Keywords

Infant inhibition Escherichia coli Lactobacillus

Copyright © 2015, Ahvaz Jundishapur University of Medical Sciences. This is an open-access article distributed under the terms of the Creative Commons Attribution-NonCommercial 4.0 International License (http://creativecommons.org/licenses/by-nc/4.0/) which permits copy and redistribute the material just in noncommercial usages, provided the original work is properly cited.
1. Background

Diarrheal disease is one of the leading causes of morbidity and mortality of infants in the developing world (1). A wide variety of microorganisms including bacteria, viruses, and parasites are the etiological agents of diarrhea (2). Among the bacteria, diarrheagenic Escherichia coli strains are most frequently associated with diarrhea in children in developing countries (3, 4). Diarrheagenic E. coli have been categorized to five major pathotypes: enteroaggregative E. coli (EAEC), enterohaemorrhagic E. coli (EHEC) enteroinvasive E. coli (EIEC), enteropathogenic E. coli (EPEC) and enterotoxigenic E. coli (ETEC) (2).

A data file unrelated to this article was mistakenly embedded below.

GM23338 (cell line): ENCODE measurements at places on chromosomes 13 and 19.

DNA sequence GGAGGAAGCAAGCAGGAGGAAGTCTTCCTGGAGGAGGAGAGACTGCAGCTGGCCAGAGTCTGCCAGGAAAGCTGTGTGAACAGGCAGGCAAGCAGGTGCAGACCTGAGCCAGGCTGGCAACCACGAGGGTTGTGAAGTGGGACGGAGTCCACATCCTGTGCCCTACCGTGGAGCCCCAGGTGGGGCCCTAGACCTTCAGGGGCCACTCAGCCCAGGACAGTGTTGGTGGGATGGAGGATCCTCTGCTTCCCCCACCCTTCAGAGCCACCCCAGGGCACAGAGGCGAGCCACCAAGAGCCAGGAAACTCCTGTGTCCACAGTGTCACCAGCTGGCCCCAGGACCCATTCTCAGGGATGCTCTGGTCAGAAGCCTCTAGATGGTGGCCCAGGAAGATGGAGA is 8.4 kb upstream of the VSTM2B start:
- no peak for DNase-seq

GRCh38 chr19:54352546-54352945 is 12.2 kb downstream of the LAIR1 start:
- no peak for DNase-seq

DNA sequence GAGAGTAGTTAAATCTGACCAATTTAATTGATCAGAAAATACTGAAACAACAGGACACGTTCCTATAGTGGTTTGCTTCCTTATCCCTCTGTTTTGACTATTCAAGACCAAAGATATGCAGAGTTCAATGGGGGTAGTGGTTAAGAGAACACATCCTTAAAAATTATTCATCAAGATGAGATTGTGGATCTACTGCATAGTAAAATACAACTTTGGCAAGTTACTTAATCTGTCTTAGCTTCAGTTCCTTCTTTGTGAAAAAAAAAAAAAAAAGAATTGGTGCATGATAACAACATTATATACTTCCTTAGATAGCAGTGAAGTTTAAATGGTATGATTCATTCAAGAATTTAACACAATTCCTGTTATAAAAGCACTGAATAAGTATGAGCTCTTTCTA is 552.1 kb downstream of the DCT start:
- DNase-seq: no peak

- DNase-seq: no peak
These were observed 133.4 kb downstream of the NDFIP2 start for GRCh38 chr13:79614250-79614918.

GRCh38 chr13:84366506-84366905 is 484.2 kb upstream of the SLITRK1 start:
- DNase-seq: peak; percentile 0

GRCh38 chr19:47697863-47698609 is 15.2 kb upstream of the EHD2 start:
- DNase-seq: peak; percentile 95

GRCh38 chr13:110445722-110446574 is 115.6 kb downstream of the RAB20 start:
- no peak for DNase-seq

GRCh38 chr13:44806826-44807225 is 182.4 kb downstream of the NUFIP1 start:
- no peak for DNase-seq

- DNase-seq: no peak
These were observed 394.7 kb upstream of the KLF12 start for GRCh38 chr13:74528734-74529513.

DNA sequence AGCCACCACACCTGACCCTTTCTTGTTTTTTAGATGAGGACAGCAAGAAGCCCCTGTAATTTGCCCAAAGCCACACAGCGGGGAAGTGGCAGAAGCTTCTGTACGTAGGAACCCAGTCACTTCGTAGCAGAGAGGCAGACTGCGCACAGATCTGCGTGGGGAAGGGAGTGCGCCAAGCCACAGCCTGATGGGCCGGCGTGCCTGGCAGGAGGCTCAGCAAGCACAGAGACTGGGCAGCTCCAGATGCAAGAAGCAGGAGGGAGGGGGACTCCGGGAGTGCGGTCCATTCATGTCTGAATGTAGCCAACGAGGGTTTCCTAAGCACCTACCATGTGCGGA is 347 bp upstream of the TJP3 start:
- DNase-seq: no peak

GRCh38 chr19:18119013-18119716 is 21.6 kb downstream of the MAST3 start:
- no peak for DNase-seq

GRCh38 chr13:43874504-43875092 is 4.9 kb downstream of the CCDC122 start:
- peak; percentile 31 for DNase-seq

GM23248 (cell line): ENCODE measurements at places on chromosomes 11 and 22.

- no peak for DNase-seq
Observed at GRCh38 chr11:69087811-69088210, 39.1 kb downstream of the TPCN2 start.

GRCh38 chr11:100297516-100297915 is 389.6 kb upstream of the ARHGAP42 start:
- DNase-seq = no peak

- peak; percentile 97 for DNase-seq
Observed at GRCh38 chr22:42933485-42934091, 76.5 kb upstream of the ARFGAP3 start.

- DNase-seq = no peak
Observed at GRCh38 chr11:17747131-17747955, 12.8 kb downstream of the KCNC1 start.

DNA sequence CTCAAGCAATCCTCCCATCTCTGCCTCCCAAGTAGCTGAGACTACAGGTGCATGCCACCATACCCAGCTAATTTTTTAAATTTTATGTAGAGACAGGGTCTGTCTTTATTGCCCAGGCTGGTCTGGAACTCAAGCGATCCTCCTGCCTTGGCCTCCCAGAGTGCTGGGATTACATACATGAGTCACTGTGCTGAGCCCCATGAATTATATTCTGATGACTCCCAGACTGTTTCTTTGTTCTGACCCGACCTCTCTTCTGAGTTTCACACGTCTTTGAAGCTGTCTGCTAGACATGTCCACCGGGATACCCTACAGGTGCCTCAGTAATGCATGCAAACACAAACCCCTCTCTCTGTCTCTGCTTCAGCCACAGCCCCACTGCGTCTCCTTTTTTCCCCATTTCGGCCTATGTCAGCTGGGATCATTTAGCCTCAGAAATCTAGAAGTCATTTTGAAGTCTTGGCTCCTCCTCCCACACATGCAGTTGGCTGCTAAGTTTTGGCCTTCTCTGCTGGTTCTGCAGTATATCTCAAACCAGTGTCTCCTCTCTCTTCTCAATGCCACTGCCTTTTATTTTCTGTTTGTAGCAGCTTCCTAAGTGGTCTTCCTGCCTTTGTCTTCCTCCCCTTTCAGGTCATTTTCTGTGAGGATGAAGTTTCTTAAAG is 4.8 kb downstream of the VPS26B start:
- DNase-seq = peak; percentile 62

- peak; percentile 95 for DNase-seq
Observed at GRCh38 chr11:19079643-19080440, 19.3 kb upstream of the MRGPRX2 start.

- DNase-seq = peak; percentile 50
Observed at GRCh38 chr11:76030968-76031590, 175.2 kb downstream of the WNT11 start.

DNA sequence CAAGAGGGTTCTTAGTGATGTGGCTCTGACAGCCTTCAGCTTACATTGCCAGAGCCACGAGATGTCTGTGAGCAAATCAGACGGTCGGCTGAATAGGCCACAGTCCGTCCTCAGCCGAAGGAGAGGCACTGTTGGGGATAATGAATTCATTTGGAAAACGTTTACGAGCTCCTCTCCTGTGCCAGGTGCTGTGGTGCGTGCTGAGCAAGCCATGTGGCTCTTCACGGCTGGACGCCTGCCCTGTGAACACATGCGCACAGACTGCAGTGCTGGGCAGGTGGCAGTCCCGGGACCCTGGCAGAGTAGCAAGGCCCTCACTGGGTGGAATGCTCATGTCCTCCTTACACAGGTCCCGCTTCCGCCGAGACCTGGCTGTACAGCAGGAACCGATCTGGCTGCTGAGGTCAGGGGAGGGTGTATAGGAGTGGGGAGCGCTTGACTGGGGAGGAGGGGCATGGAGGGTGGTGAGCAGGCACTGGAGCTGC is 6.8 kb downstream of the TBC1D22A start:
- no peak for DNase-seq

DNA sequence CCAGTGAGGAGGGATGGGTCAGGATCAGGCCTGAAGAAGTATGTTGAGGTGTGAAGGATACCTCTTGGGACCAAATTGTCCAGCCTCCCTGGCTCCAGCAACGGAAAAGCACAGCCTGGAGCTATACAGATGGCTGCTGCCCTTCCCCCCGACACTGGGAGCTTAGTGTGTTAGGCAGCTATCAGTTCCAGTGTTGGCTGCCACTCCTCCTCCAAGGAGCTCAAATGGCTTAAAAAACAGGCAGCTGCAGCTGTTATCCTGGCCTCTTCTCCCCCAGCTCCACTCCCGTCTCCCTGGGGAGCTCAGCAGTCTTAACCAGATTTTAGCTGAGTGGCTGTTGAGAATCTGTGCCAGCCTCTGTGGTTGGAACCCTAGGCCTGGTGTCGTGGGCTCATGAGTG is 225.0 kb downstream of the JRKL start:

Probiotic bacteria are defined as live microorganisms which when used in adequate amounts, have beneficial effects to the health of host (5). The emergence of bacterial pathogens with high resistance to antibiotics has caused scientists to suggest alternative disease prevention strategies such as the use of probiotics (6, 7). Some recent studies have documented the role of Lactobacillus in prevention and treatment of diarrheal infections caused by Shigella and Salmonella (8, 9). Lactobacillus species are found in plants, dairy products, as well as mouth, intestinal tract, and vagina of humans and many animals as normal flora (10, 11). Some studies reported that lactobacilli and bifidobacteria are dominant flora in the breast-fed infants (12). In separate studies, the antimicrobial activity of probiotic lactobacilli against diarrheagenic E. coli such as ETEC (13), EPEC (14), EHEC (15), EIEC (16), and EAEC (17) has been previously studied, but no study has investigated the antimicrobial activity of probiotic lactobacilli against all diarrheagenic E. coli pathotypes together.

2. Objectives

For this reason, we decided to explore antimicrobial activity of Lactobacillus strains isolated from fecal flora of healthy breast-fed infants against five diarrheagenic E. coli pathotypes including EAEC, ETEC, EHEC, EPEC and EIEC.

3. Materials and Methods
3.1. Sample Collection

The study was conducted from April to December 2014. Fecal samples were collected from seven healthy breast-fed infants between 1 to 18 months of age at Farman Farmaian Health Care Center in Tehran city, Iran. The research ethics committee of Tehran university of medical sciences approved our study (No: 240.982) and informed parental consent was obtained.